Auto Supply Chain Feels Japan Quake Reverberations

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Japan's domestic auto industry has ground to a halt following last week's massive earthquake and tsunami. All the major auto makers there have scaled back production, and rolling blackouts could keep factories shutdowns. Shortages of parts produced in Japan could have an impact throughout the global auto industry.

LINDA WERTHEIMER, host:

The major Japanese carmakers have halted or severely scaled back production. Even companies unscathed by the earthquake face rolling electrical blackouts.

NPR's Sonari Glinton reports on how this affects the global auto industry.

SONARI GLINTON: Often, people talk about the U.S. car industry, the European car industry or the Japanese car industry as if they were these wholly separate entities.

Rebecca Lindland says that just not the case. She's an analyst with IHS Automotive.

Ms. REBECCA LINDLAND (Analyst, IHS Automotive): There is really just one industry these days. There's very few cars that are sourced completely from one region.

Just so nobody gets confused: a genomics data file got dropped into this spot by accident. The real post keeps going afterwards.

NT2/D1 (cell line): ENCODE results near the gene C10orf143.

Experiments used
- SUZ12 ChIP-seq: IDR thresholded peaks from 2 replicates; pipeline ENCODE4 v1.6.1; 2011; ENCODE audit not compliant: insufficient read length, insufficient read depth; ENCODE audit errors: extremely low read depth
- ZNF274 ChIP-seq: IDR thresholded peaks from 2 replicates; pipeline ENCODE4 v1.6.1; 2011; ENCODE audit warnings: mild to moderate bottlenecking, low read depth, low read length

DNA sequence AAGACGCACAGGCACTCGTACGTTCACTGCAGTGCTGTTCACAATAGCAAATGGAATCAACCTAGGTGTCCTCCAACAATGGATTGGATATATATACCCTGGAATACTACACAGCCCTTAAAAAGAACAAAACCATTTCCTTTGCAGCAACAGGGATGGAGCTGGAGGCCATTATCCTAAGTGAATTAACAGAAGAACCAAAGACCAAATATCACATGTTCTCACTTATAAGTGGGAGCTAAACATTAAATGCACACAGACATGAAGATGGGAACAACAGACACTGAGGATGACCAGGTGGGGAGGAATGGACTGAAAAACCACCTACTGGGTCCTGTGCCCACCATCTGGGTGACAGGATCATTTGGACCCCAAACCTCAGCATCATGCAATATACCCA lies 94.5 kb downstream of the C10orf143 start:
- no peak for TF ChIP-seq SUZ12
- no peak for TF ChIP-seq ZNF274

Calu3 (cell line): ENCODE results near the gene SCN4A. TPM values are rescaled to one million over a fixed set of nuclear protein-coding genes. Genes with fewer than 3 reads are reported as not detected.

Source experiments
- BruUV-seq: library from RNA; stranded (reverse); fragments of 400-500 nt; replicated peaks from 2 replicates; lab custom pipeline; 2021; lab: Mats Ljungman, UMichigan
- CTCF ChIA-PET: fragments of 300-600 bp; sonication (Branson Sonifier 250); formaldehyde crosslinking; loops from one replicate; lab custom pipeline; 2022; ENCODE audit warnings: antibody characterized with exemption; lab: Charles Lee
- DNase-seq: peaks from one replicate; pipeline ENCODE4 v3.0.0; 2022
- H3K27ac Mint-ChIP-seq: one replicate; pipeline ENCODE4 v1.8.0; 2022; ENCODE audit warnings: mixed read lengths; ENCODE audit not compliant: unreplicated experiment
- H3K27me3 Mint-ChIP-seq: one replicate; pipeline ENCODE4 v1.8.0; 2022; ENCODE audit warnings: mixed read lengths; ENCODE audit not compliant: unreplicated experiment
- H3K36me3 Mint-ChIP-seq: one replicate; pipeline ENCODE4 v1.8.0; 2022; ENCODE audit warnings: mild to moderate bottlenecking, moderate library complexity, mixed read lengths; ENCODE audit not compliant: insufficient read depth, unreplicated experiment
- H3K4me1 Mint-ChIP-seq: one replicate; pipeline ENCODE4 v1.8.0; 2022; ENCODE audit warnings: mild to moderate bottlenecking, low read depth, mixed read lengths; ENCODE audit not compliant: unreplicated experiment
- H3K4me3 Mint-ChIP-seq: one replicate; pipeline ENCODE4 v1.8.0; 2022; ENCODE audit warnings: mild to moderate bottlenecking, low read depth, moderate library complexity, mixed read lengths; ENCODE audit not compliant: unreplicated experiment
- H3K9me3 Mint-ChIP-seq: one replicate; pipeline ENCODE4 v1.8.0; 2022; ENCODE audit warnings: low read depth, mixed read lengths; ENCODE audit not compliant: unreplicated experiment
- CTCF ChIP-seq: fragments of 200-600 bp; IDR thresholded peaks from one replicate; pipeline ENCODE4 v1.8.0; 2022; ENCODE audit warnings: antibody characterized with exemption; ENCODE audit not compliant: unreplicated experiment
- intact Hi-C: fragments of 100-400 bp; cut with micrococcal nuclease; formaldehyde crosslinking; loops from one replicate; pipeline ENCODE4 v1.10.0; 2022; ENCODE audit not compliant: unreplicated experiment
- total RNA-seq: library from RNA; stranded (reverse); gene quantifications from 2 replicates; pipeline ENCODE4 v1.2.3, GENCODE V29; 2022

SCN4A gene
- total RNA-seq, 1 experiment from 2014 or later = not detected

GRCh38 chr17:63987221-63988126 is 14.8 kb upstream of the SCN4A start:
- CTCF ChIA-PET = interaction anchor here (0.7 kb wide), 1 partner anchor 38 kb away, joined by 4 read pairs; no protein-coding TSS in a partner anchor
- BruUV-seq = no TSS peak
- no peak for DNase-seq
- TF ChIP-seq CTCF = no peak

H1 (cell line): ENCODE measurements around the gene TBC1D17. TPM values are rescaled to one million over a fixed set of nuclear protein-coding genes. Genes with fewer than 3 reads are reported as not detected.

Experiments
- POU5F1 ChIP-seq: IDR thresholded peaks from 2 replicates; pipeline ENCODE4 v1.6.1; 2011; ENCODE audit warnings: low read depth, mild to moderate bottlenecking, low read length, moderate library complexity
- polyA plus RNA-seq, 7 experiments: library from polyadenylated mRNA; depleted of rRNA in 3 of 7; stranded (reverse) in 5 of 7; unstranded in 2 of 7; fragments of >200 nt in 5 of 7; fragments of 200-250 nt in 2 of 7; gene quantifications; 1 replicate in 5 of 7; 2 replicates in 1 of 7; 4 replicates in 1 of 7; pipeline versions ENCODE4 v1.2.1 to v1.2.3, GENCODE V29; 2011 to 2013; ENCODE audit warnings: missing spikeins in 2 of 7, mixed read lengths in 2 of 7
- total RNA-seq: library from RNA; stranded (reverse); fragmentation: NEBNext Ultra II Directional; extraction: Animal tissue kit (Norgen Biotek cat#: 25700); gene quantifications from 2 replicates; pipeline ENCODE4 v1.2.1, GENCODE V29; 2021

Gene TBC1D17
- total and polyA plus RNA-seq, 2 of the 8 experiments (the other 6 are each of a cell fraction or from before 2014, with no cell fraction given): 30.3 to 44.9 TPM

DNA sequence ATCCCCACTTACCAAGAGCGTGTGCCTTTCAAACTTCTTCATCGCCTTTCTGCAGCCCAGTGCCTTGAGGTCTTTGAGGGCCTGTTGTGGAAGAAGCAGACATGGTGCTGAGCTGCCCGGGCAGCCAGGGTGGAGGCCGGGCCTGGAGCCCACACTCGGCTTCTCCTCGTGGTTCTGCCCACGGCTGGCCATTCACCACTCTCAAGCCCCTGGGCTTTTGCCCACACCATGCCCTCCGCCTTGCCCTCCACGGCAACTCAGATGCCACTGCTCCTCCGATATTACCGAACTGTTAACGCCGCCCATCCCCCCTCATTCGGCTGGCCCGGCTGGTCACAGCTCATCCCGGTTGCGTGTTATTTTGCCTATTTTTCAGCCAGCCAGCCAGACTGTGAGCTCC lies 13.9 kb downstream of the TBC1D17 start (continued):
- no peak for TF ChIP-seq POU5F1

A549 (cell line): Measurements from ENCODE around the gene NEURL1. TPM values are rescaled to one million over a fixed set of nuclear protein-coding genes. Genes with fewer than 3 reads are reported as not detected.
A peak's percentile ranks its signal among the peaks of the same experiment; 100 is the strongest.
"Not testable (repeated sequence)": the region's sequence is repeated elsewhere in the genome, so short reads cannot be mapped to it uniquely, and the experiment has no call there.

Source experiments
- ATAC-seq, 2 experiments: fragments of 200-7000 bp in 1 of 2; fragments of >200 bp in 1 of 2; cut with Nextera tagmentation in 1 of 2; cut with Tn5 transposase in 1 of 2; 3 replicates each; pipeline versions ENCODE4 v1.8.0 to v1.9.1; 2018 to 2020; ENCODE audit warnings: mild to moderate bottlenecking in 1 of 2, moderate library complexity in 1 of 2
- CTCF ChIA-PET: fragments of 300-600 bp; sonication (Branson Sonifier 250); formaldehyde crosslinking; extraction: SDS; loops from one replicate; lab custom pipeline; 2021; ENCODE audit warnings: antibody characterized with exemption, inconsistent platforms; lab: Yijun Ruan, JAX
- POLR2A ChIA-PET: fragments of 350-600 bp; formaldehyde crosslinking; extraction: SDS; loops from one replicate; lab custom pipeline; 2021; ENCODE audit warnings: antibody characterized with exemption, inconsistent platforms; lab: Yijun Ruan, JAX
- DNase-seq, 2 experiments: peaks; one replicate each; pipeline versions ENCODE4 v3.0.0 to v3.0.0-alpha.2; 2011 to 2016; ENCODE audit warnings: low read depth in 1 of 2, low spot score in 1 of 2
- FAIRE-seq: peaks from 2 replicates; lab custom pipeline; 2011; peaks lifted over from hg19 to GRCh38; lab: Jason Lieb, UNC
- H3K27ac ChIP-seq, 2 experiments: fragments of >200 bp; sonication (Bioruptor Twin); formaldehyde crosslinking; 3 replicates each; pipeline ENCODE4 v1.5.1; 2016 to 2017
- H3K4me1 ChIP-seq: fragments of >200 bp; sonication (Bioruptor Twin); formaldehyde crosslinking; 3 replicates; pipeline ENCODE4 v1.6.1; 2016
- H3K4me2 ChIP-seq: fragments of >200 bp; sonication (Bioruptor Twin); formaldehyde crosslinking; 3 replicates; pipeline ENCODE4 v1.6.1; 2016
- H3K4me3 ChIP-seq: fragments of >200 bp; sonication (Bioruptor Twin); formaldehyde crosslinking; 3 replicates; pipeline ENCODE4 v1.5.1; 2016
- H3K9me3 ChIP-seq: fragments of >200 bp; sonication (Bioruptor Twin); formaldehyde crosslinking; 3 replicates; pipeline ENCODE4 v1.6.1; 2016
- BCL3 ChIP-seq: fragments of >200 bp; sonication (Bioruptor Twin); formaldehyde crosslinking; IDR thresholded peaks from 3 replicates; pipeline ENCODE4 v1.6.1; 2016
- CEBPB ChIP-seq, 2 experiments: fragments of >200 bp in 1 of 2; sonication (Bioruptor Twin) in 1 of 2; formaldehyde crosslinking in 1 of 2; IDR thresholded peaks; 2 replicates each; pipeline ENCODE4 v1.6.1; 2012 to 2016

GLINTON: Lindland says the auto industry's supply chain is increasingly global and fragile.

MS. LINDLAND: So even something as small as, say, an astray that is specifically designed for an individual vehicle, you could potentially see the production of the vehicle being affected.

Mr. MICHAEL MCHALE (Subaru): Part of the automotive business is production and logistics management.

GLINTON: Michael McHale is with Subaru, which makes 55 percent of the vehicles it sells in the U.S. in the U.S. He says he's worried the Japanese disaster will have an almost immediate effect in dealers' showrooms.

Mr. MCHALE: As it happens at Subaru, our stocks have been pretty low for a while. We've been selling very well the last couple, three years, so we're a little bit concerned going into this situation. Our stocks were low to begin with.

GLINTON: The analyst Rebecca Lindland and Subaru's Michael McHale both say the lack of Japanese parts could potentially stall car production and sales around the globe.

Sonari Glinton, NPR News.

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